My question for President Obama on his State of the Union address

The White House is accepting questions on the State of the Union address at its YouTube channel, so I decided to submit one:

Mr. President, you have talked frequently about the need to avoid teaching to the test. Many educators believe Race to the Top is inconsistent with that value. Can you name one step you’ve taken to discourage teaching to the test?

Vote on it here. (Yes, I would reword it slightly if I could, but it appears as if I cannot edit the question.) Ah, shoot: apparently that’s just a link to one’s own questions, rather than how I can direct others to mine. Probably an honest way to work this.

6 responses to “My question for President Obama on his State of the Union address”

  1. Wangston

    Your link doesn’t work!

  2. Paul Bruno

    A question I’ve been looking for a good answer to: I tend to assume that the best way to raise my students’ scores on state (science) tests is to teach them the required science content to the best of my ability, and then maybe spend a little time making sure they understand how the test works. (e.g., “Bubble in carefully and completely.”) Is there really some sort of “teaching to the test” that would do a better job of raising their scores?

  3. Tim Furman

    I’m going to chime in here. Since reading is one of the two areas that AYP is based on, all American public school kids take reading tests year after year, as you know. You really have to check out your state’s sample tests to get a feel for what kinds of questions comprise a reading test. There are recall, comprehension, inference, sequencing, and vocabulary questions, and all kinds of what I would call “mystery” questions or “show your willingness to play this game” questions. It’s really quite different from testing in math or science, where there’s a chance that your assessment can be related to discrete units of study.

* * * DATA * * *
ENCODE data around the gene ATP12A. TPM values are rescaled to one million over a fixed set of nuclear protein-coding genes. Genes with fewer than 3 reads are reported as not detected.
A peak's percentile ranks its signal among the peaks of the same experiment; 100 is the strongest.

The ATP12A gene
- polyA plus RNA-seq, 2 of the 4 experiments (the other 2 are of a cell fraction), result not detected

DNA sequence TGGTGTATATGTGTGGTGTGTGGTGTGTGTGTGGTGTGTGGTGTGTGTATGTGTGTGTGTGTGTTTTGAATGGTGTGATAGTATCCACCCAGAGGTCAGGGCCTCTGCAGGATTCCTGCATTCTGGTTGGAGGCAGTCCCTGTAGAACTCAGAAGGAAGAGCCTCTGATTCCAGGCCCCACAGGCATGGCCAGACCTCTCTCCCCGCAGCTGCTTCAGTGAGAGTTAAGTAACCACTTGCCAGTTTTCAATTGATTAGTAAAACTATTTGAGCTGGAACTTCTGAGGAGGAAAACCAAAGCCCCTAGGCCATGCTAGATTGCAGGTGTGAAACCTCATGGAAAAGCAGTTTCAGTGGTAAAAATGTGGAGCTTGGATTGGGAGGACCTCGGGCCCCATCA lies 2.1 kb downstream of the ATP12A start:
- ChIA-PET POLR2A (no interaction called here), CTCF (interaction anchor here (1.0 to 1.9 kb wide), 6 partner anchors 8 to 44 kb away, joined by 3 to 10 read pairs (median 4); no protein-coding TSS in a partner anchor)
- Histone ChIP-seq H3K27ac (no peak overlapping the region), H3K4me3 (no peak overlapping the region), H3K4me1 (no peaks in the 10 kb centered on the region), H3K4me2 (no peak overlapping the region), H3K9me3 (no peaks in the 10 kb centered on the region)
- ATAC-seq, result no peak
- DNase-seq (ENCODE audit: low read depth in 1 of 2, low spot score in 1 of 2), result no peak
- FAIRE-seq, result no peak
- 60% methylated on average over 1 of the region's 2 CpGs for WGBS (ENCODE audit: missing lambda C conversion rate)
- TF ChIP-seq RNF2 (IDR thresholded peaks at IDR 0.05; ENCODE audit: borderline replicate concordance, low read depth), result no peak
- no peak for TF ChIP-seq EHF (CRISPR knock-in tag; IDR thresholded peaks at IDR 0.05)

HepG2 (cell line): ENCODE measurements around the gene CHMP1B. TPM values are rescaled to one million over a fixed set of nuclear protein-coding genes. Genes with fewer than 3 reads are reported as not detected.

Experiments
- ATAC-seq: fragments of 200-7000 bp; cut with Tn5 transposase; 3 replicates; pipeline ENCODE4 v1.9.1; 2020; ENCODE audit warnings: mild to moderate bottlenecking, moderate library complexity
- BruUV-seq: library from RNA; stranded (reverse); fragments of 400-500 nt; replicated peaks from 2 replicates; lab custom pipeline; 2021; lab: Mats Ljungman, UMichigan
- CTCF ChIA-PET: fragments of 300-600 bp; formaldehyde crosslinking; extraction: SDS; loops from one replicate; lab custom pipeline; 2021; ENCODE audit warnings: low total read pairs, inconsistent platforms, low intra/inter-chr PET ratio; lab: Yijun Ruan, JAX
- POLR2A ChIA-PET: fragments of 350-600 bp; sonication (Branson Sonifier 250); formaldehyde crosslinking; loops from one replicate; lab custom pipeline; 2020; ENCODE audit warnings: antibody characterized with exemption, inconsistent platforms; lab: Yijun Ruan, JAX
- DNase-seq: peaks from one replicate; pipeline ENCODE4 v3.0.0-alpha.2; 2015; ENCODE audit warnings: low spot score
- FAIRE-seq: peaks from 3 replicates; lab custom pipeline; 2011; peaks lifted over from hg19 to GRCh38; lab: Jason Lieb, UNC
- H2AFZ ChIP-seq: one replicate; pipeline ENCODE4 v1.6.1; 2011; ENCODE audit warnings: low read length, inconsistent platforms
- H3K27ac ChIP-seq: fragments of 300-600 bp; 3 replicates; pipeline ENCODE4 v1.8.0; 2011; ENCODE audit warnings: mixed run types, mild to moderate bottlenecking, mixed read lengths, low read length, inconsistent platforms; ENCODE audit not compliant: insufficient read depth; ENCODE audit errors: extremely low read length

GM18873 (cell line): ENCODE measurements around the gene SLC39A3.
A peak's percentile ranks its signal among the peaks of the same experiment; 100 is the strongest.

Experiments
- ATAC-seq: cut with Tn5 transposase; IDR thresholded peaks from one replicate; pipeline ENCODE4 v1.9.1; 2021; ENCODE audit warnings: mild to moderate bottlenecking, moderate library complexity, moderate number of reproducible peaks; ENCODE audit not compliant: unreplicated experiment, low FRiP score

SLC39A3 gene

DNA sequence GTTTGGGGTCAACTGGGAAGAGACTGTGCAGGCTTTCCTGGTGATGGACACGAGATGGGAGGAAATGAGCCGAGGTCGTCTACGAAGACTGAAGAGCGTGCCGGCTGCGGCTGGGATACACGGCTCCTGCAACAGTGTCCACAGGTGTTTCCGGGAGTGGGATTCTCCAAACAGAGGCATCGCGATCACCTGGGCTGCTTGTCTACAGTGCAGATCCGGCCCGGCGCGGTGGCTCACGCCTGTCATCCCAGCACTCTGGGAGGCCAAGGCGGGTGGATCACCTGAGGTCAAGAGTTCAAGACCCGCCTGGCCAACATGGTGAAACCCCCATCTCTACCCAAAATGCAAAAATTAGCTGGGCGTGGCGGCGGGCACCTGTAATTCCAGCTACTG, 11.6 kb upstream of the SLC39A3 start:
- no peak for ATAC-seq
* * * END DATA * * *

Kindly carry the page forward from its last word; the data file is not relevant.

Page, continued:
A big chunk of what is thought of as teaching to the test consists of teachers practicing these kinds of questions with kids on material that they read throughout the year. It is a practice that’s prescribed by curricula, so teachers feel they have little choice but to comply. More and more, the intervals between standardized formative assessment are getting shorter and shorter, so kids are facing a year-round exposure to reading tests, and their teachers have less and less slack to go out on a limb and do something not directly related to the assessment cycle. The fact that it sucks the life force out of children is secondary. If this phenomenon had only transformed reading classes, it would be one thing, but it has also transformed English classes.

    The President has told teachers to stop teaching to the test, and it’s my impression that one of the underlying goals of the Common Core is to get rid of the hazy, devoid-of-content nature of these reading assessments. However, with the new pressures on teachers to produce test scores or face dismissal, I feel that we’re going to see more content drilling to cover whatever it is that the new, magical electronic assessments are going to cover. Whatever happens in the future, the history has been that in elementary and secondary schools, the massive increase in teaching to the test is based on the transformation of reading curricula, in my opinion. I think NCLB would have played out very differently if had been based on math and science scores, but they went with math and reading.

  4. Paul Bruno

    I think that puts pretty definite limits on how much blame Obama (or NCLB or whatever) should get for the existence of “teaching to the test”. At another, equally legitimate level of description the “blame” lies not with testing or testers, but with confused teachers.

    But I feel like I see Obama taking a lot of flack from educators for his SotU comments on “teaching to the test”, very little of which recognizes that “teaching to the test” isn’t actually a sound strategy, even from a self-interested-teacher point of view. Most people – not you, I realize – seem to be implying that “teaching to the test” is actually a totally reasonable response to our testing regime.